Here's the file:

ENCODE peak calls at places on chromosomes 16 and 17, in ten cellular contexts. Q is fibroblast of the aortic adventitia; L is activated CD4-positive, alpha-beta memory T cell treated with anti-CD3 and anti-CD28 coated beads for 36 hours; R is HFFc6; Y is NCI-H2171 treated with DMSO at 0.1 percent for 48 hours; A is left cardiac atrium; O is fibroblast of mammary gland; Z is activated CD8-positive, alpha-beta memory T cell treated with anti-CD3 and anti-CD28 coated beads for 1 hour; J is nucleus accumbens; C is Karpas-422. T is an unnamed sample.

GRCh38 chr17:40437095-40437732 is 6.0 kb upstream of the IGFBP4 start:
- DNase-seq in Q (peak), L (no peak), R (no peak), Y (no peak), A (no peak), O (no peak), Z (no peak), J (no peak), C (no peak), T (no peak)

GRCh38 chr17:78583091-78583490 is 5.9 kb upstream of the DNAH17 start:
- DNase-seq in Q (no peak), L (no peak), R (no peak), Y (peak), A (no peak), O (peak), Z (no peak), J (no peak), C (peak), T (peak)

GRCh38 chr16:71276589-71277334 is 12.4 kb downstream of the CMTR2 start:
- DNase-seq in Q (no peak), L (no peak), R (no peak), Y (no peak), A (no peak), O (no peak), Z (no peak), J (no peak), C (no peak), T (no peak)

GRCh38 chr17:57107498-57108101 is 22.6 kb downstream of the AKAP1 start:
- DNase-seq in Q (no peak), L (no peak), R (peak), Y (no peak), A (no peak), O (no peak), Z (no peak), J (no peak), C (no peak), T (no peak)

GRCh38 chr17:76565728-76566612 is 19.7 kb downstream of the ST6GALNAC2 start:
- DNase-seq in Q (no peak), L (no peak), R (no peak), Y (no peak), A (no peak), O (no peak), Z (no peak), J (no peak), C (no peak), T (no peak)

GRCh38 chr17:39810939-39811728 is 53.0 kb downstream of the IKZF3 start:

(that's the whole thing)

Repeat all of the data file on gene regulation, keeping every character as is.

ENCODE peak calls at places on chromosomes 16 and 17, in ten cellular contexts. Q is fibroblast of the aortic adventitia; L is activated CD4-positive, alpha-beta memory T cell treated with anti-CD3 and anti-CD28 coated beads for 36 hours; R is HFFc6; Y is NCI-H2171 treated with DMSO at 0.1 percent for 48 hours; A is left cardiac atrium; O is fibroblast of mammary gland; Z is activated CD8-positive, alpha-beta memory T cell treated with anti-CD3 and anti-CD28 coated beads for 1 hour; J is nucleus accumbens; C is Karpas-422. T is an unnamed sample.

GRCh38 chr17:40437095-40437732 is 6.0 kb upstream of the IGFBP4 start:
- DNase-seq in Q (peak), L (no peak), R (no peak), Y (no peak), A (no peak), O (no peak), Z (no peak), J (no peak), C (no peak), T (no peak)

GRCh38 chr17:78583091-78583490 is 5.9 kb upstream of the DNAH17 start:
- DNase-seq in Q (no peak), L (no peak), R (no peak), Y (peak), A (no peak), O (peak), Z (no peak), J (no peak), C (peak), T (peak)

GRCh38 chr16:71276589-71277334 is 12.4 kb downstream of the CMTR2 start:
- DNase-seq in Q (no peak), L (no peak), R (no peak), Y (no peak), A (no peak), O (no peak), Z (no peak), J (no peak), C (no peak), T (no peak)

GRCh38 chr17:57107498-57108101 is 22.6 kb downstream of the AKAP1 start:
- DNase-seq in Q (no peak), L (no peak), R (peak), Y (no peak), A (no peak), O (no peak), Z (no peak), J (no peak), C (no peak), T (no peak)

GRCh38 chr17:76565728-76566612 is 19.7 kb downstream of the ST6GALNAC2 start:
- DNase-seq in Q (no peak), L (no peak), R (no peak), Y (no peak), A (no peak), O (no peak), Z (no peak), J (no peak), C (no peak), T (no peak)

GRCh38 chr17:39810939-39811728 is 53.0 kb downstream of the IKZF3 start: